Melbourne's F1 GP will be in doubt if Italian giant Ferrari is barred from entering Australia. Image by AP PHOTO

motor racing

Coronavirus could affect Australian F1 GP

2020-03-05 16:38:24

Next week’s Australian Formula One Grand Prix will be postponed or cancelled if racing giant Ferrari are denied entry into the country due to the coronavirus.

But those fears subsided on Thursday after the federal government confirmed it will introduce “enhanced screening” for travellers from Italy, rather than a ban.

Travellers from Italy will be asked mandatory questions at check-in and anyone who fails the checks will be denied approval to board an aircraft.

The majority of Ferrari’s squad of mechanics and support staff will be arriving in Melbourne from Italy, with the company’s famous headquarters based in Maranello.

“Those enhanced screening measures will be in place for those visitors who have been coming through Italy and indeed Australians who are coming back from Italy,” Prime Minister Scott Morrison told reporters in Canberra on Thursday.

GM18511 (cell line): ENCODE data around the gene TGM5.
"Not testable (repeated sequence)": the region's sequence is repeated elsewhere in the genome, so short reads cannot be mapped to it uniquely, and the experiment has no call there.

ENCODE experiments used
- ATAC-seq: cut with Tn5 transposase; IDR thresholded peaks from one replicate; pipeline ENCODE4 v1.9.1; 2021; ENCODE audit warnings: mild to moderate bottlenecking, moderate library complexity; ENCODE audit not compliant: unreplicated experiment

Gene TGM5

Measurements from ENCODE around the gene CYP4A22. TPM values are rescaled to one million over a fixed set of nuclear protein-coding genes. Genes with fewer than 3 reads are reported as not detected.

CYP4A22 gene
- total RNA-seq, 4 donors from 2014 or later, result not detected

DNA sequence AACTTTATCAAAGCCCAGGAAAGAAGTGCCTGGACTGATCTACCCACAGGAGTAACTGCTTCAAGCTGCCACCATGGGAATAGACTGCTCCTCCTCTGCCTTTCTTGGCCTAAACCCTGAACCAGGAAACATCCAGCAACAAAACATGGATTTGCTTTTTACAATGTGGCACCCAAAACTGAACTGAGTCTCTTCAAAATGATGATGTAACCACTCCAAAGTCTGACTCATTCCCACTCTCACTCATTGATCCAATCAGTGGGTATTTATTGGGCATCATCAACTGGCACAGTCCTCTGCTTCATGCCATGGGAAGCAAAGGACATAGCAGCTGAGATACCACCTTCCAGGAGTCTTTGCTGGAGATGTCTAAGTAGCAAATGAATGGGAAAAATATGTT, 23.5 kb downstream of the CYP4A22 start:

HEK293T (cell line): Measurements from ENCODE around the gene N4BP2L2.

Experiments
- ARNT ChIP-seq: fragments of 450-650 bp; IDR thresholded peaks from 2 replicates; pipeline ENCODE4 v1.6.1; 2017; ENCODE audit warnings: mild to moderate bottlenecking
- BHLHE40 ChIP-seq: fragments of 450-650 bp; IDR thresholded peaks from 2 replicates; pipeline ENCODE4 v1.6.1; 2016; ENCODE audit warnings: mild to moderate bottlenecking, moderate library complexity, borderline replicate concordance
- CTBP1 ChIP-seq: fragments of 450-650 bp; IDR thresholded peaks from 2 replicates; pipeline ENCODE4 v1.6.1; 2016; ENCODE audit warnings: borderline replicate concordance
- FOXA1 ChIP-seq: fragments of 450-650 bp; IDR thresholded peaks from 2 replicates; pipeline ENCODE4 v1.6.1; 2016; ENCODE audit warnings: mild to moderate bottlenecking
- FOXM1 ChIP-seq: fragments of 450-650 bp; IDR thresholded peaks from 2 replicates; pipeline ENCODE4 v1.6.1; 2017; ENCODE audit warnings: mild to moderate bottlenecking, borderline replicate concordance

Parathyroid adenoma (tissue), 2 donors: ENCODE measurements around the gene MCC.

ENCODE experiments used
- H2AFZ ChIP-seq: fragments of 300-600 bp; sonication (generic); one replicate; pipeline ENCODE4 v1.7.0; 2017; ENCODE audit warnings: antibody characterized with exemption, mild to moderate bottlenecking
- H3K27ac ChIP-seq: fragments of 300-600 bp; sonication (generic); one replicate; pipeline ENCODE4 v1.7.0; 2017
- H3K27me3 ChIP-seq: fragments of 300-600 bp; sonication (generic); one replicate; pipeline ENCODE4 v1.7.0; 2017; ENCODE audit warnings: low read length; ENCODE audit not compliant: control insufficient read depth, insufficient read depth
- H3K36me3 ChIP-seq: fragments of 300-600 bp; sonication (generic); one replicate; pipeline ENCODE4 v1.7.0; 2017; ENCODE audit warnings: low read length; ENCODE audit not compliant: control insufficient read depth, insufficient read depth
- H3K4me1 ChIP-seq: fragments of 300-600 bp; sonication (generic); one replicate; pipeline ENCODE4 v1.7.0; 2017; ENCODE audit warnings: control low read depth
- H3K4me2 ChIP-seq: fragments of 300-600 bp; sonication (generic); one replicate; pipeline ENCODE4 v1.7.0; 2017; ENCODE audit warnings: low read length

It’s understood teams are already preparing to fly out for the F1 season-opener at Albert Park, so even if the rapidly evolving coronavirus situation worsens, team crews might already be on the ground in Melbourne.

F1 managing director Ross Brawn said if any team was ruled out of competing, then a Grand Prix could not be held for series points.

“If a team is prevented from entering a country we can’t have a race,” Brawn told Reuters.

“Not a Formula One world championship race, anyway, because that would be unfair.

“Obviously if a team makes its own choice not to go to a race, that’s their decision.

“But where a team is prevented from going to a race because of a decision of the country then it’s difficult to have a fair competition.”

Four-time F1 world champion Sebastian Vettel lives in Switzerland, while Ferrari teammate Charles Leclerc is based in Monaco, so the pair will be free to travel.

The coronavirus has caused havoc in Italian sport, with a government ruling meaning all sporting events are to be held behind closed doors until at least April 3.

The country’s death toll from the coronavirus has exceeded 100.

As well as the upgraded measures for Italy, the Australian government on Thursday announced on it will ban travellers from South Korea, following similar action relating to China and Iran.

Australian Grand Prix chief executive Andrew Westacott said earlier this week that “we are all systems go”.

“”The finishing touches are being put on the circuit, Formula 1 freight and personnel are arriving in the coming days and we’re looking forward to opening the gates to the public” Westacott said on Monday.